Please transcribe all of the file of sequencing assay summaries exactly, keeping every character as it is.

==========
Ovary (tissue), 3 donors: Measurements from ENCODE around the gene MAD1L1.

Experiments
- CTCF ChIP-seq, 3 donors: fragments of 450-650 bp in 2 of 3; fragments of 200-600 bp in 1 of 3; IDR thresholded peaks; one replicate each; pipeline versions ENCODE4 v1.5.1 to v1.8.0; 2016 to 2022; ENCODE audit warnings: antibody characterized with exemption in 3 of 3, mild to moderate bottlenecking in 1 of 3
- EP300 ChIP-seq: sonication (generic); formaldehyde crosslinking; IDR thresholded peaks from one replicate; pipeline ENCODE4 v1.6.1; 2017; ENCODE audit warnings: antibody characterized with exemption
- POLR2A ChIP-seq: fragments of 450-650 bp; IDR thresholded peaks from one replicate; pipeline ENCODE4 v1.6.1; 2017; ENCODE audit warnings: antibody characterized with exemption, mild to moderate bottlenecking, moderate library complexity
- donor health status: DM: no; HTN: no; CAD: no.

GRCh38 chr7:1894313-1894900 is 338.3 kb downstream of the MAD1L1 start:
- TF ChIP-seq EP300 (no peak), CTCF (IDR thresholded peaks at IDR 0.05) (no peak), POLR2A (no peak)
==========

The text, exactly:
Ovary (tissue), 3 donors: Measurements from ENCODE around the gene MAD1L1.

Experiments
- CTCF ChIP-seq, 3 donors: fragments of 450-650 bp in 2 of 3; fragments of 200-600 bp in 1 of 3; IDR thresholded peaks; one replicate each; pipeline versions ENCODE4 v1.5.1 to v1.8.0; 2016 to 2022; ENCODE audit warnings: antibody characterized with exemption in 3 of 3, mild to moderate bottlenecking in 1 of 3
- EP300 ChIP-seq: sonication (generic); formaldehyde crosslinking; IDR thresholded peaks from one replicate; pipeline ENCODE4 v1.6.1; 2017; ENCODE audit warnings: antibody characterized with exemption
- POLR2A ChIP-seq: fragments of 450-650 bp; IDR thresholded peaks from one replicate; pipeline ENCODE4 v1.6.1; 2017; ENCODE audit warnings: antibody characterized with exemption, mild to moderate bottlenecking, moderate library complexity
- donor health status: DM: no; HTN: no; CAD: no.

GRCh38 chr7:1894313-1894900 is 338.3 kb downstream of the MAD1L1 start:
- TF ChIP-seq EP300 (no peak), CTCF (IDR thresholded peaks at IDR 0.05) (no peak), POLR2A (no peak)